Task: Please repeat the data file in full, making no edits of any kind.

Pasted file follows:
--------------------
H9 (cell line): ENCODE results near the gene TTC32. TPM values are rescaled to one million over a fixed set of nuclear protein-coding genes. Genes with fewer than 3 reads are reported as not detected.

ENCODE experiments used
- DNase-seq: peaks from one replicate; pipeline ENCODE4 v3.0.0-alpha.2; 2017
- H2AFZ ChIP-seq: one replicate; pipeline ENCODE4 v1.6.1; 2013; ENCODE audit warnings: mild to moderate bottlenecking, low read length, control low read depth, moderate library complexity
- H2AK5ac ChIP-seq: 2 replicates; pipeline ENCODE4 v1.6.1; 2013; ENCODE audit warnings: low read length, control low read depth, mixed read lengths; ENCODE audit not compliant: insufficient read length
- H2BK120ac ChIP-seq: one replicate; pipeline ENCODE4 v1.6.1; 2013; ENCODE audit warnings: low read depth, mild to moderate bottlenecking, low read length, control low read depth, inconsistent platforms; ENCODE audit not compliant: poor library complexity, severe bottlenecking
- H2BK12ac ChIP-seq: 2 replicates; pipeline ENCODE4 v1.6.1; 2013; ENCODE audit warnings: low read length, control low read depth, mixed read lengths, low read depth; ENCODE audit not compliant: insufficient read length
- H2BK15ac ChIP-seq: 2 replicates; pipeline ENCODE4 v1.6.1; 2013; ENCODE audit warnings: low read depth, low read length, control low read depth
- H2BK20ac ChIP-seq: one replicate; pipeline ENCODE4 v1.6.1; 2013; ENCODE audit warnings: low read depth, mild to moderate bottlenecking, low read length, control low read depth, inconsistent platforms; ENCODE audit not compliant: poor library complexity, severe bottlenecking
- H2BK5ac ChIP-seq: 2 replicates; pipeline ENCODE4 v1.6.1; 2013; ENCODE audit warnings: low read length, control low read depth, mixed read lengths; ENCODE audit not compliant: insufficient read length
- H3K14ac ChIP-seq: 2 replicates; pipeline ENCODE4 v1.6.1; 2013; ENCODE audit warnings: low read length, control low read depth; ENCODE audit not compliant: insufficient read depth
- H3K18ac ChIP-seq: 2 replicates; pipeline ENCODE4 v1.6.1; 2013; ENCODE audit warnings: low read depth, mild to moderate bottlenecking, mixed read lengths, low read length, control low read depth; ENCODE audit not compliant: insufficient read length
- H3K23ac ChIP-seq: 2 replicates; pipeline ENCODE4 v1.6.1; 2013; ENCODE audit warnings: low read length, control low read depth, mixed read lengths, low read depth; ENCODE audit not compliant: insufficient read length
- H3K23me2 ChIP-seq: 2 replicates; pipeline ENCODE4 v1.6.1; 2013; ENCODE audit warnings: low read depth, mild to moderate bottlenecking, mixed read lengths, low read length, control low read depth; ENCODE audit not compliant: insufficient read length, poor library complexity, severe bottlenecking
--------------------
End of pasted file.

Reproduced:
H9 (cell line): ENCODE results near the gene TTC32. TPM values are rescaled to one million over a fixed set of nuclear protein-coding genes. Genes with fewer than 3 reads are reported as not detected.

ENCODE experiments used
- DNase-seq: peaks from one replicate; pipeline ENCODE4 v3.0.0-alpha.2; 2017
- H2AFZ ChIP-seq: one replicate; pipeline ENCODE4 v1.6.1; 2013; ENCODE audit warnings: mild to moderate bottlenecking, low read length, control low read depth, moderate library complexity
- H2AK5ac ChIP-seq: 2 replicates; pipeline ENCODE4 v1.6.1; 2013; ENCODE audit warnings: low read length, control low read depth, mixed read lengths; ENCODE audit not compliant: insufficient read length
- H2BK120ac ChIP-seq: one replicate; pipeline ENCODE4 v1.6.1; 2013; ENCODE audit warnings: low read depth, mild to moderate bottlenecking, low read length, control low read depth, inconsistent platforms; ENCODE audit not compliant: poor library complexity, severe bottlenecking
- H2BK12ac ChIP-seq: 2 replicates; pipeline ENCODE4 v1.6.1; 2013; ENCODE audit warnings: low read length, control low read depth, mixed read lengths, low read depth; ENCODE audit not compliant: insufficient read length
- H2BK15ac ChIP-seq: 2 replicates; pipeline ENCODE4 v1.6.1; 2013; ENCODE audit warnings: low read depth, low read length, control low read depth
- H2BK20ac ChIP-seq: one replicate; pipeline ENCODE4 v1.6.1; 2013; ENCODE audit warnings: low read depth, mild to moderate bottlenecking, low read length, control low read depth, inconsistent platforms; ENCODE audit not compliant: poor library complexity, severe bottlenecking
- H2BK5ac ChIP-seq: 2 replicates; pipeline ENCODE4 v1.6.1; 2013; ENCODE audit warnings: low read length, control low read depth, mixed read lengths; ENCODE audit not compliant: insufficient read length
- H3K14ac ChIP-seq: 2 replicates; pipeline ENCODE4 v1.6.1; 2013; ENCODE audit warnings: low read length, control low read depth; ENCODE audit not compliant: insufficient read depth
- H3K18ac ChIP-seq: 2 replicates; pipeline ENCODE4 v1.6.1; 2013; ENCODE audit warnings: low read depth, mild to moderate bottlenecking, mixed read lengths, low read length, control low read depth; ENCODE audit not compliant: insufficient read length
- H3K23ac ChIP-seq: 2 replicates; pipeline ENCODE4 v1.6.1; 2013; ENCODE audit warnings: low read length, control low read depth, mixed read lengths, low read depth; ENCODE audit not compliant: insufficient read length
- H3K23me2 ChIP-seq: 2 replicates; pipeline ENCODE4 v1.6.1; 2013; ENCODE audit warnings: low read depth, mild to moderate bottlenecking, mixed read lengths, low read length, control low read depth; ENCODE audit not compliant: insufficient read length, poor library complexity, severe bottlenecking